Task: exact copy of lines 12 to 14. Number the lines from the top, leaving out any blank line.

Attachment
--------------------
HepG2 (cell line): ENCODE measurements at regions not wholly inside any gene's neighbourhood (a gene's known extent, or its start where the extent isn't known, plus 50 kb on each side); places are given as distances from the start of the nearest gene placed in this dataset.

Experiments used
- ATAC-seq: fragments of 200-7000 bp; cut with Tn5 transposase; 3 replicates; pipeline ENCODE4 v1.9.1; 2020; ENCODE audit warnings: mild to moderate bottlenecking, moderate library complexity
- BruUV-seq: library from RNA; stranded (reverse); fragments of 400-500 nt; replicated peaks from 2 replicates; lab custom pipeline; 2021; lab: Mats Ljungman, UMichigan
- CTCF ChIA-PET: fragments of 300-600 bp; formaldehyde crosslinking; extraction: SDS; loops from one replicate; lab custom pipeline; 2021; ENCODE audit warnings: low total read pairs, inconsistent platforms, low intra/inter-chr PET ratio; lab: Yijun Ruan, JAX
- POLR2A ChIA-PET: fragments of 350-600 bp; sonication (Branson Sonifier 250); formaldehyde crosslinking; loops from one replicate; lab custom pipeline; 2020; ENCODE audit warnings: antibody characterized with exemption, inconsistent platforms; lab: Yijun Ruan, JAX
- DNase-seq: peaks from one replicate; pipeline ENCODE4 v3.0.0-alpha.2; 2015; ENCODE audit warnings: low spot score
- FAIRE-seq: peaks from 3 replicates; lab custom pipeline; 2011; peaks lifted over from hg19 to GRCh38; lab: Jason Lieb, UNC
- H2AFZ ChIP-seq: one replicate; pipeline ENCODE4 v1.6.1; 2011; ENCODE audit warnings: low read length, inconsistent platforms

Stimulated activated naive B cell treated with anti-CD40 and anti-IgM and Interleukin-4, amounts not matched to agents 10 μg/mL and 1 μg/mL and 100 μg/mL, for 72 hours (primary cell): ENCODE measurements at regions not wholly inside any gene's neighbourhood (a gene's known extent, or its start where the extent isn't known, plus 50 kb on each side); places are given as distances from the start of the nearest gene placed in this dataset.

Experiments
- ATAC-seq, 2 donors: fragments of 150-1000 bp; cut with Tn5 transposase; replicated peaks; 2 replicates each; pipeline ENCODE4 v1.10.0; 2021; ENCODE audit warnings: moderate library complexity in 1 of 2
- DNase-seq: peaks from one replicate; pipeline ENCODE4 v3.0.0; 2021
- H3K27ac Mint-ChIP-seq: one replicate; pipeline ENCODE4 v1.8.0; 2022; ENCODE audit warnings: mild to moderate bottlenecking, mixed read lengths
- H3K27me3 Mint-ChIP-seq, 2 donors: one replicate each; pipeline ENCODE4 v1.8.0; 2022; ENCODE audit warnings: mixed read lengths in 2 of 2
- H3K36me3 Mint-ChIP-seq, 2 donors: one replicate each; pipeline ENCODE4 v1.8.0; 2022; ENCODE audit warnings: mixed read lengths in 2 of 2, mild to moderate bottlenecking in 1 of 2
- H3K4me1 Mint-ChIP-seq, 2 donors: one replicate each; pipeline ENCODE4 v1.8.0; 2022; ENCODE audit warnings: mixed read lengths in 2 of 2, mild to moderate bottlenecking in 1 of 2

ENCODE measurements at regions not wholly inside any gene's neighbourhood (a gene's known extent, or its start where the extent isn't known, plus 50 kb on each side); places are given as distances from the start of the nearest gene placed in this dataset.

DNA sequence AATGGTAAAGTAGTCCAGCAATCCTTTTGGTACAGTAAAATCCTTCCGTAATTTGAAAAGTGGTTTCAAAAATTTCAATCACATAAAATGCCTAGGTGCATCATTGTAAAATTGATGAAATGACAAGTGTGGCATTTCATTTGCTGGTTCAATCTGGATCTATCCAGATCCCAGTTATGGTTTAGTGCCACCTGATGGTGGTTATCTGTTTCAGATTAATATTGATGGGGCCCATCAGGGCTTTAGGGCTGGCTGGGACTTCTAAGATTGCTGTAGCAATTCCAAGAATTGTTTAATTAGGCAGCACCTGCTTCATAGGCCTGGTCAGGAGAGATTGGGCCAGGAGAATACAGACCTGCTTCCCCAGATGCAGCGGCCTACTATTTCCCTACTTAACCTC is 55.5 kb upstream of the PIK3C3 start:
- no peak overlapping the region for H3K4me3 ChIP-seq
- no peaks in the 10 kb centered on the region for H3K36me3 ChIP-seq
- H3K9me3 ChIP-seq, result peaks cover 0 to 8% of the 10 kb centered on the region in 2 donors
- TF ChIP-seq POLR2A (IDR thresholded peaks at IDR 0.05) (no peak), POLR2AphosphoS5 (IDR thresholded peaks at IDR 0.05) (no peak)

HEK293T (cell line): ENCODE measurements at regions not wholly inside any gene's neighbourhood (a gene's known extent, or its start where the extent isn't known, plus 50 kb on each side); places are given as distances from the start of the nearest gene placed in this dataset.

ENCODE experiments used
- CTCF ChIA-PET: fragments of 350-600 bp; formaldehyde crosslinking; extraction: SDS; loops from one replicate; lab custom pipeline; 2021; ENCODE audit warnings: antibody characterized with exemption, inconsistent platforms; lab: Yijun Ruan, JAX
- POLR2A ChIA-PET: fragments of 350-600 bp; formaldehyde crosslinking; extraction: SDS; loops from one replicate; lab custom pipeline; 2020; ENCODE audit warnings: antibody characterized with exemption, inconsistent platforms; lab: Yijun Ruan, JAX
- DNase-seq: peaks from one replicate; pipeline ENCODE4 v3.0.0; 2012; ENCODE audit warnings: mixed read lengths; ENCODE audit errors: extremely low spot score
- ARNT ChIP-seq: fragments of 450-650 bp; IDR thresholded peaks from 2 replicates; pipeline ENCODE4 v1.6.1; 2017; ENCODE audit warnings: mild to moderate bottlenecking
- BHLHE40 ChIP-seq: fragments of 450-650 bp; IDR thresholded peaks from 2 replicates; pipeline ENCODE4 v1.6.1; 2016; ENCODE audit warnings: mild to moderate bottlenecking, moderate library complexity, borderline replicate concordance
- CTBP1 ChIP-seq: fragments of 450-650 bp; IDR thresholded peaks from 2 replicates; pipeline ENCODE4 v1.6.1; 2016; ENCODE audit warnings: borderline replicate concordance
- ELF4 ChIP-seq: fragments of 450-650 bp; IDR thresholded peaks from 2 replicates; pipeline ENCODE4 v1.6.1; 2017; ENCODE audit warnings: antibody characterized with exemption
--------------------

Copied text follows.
- ATAC-seq, 2 donors: fragments of 150-1000 bp; cut with Tn5 transposase; replicated peaks; 2 replicates each; pipeline ENCODE4 v1.10.0; 2021; ENCODE audit warnings: moderate library complexity in 1 of 2
- DNase-seq: peaks from one replicate; pipeline ENCODE4 v3.0.0; 2021
- H3K27ac Mint-ChIP-seq: one replicate; pipeline ENCODE4 v1.8.0; 2022; ENCODE audit warnings: mild to moderate bottlenecking, mixed read lengths